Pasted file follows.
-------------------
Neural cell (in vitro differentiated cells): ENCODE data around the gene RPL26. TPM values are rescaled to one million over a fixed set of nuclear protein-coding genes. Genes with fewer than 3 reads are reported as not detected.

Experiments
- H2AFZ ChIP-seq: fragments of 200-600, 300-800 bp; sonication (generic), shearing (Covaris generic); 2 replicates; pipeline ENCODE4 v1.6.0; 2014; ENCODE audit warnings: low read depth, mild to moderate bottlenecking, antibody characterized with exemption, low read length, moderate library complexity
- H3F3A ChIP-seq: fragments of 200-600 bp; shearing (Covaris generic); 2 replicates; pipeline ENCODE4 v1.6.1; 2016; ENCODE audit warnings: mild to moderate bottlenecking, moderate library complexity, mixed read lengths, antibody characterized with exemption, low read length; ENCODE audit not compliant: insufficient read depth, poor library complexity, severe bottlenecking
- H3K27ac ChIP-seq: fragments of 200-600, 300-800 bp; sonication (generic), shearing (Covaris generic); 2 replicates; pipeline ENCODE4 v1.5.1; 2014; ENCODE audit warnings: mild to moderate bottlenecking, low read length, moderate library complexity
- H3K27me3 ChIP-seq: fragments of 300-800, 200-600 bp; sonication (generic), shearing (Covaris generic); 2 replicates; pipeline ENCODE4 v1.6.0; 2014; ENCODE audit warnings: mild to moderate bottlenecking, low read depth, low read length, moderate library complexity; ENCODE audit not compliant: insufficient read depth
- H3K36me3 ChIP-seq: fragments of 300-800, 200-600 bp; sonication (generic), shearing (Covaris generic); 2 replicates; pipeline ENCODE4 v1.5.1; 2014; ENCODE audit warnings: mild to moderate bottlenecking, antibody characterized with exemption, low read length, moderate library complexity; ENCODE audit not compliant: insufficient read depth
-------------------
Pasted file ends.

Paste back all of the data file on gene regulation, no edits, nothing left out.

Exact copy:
Neural cell (in vitro differentiated cells): ENCODE data around the gene RPL26. TPM values are rescaled to one million over a fixed set of nuclear protein-coding genes. Genes with fewer than 3 reads are reported as not detected.

Experiments
- H2AFZ ChIP-seq: fragments of 200-600, 300-800 bp; sonication (generic), shearing (Covaris generic); 2 replicates; pipeline ENCODE4 v1.6.0; 2014; ENCODE audit warnings: low read depth, mild to moderate bottlenecking, antibody characterized with exemption, low read length, moderate library complexity
- H3F3A ChIP-seq: fragments of 200-600 bp; shearing (Covaris generic); 2 replicates; pipeline ENCODE4 v1.6.1; 2016; ENCODE audit warnings: mild to moderate bottlenecking, moderate library complexity, mixed read lengths, antibody characterized with exemption, low read length; ENCODE audit not compliant: insufficient read depth, poor library complexity, severe bottlenecking
- H3K27ac ChIP-seq: fragments of 200-600, 300-800 bp; sonication (generic), shearing (Covaris generic); 2 replicates; pipeline ENCODE4 v1.5.1; 2014; ENCODE audit warnings: mild to moderate bottlenecking, low read length, moderate library complexity
- H3K27me3 ChIP-seq: fragments of 300-800, 200-600 bp; sonication (generic), shearing (Covaris generic); 2 replicates; pipeline ENCODE4 v1.6.0; 2014; ENCODE audit warnings: mild to moderate bottlenecking, low read depth, low read length, moderate library complexity; ENCODE audit not compliant: insufficient read depth
- H3K36me3 ChIP-seq: fragments of 300-800, 200-600 bp; sonication (generic), shearing (Covaris generic); 2 replicates; pipeline ENCODE4 v1.5.1; 2014; ENCODE audit warnings: mild to moderate bottlenecking, antibody characterized with exemption, low read length, moderate library complexity; ENCODE audit not compliant: insufficient read depth